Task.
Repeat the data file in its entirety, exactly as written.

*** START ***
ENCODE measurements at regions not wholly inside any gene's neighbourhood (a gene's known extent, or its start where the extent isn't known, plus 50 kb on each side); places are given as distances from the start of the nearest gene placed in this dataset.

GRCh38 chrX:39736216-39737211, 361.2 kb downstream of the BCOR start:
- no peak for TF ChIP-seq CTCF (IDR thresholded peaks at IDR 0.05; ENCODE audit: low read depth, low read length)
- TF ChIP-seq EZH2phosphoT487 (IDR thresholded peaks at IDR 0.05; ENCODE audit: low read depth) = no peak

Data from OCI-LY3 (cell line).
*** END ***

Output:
ENCODE measurements at regions not wholly inside any gene's neighbourhood (a gene's known extent, or its start where the extent isn't known, plus 50 kb on each side); places are given as distances from the start of the nearest gene placed in this dataset.

GRCh38 chrX:39736216-39737211, 361.2 kb downstream of the BCOR start:
- no peak for TF ChIP-seq CTCF (IDR thresholded peaks at IDR 0.05; ENCODE audit: low read depth, low read length)
- TF ChIP-seq EZH2phosphoT487 (IDR thresholded peaks at IDR 0.05; ENCODE audit: low read depth) = no peak

Data from OCI-LY3 (cell line).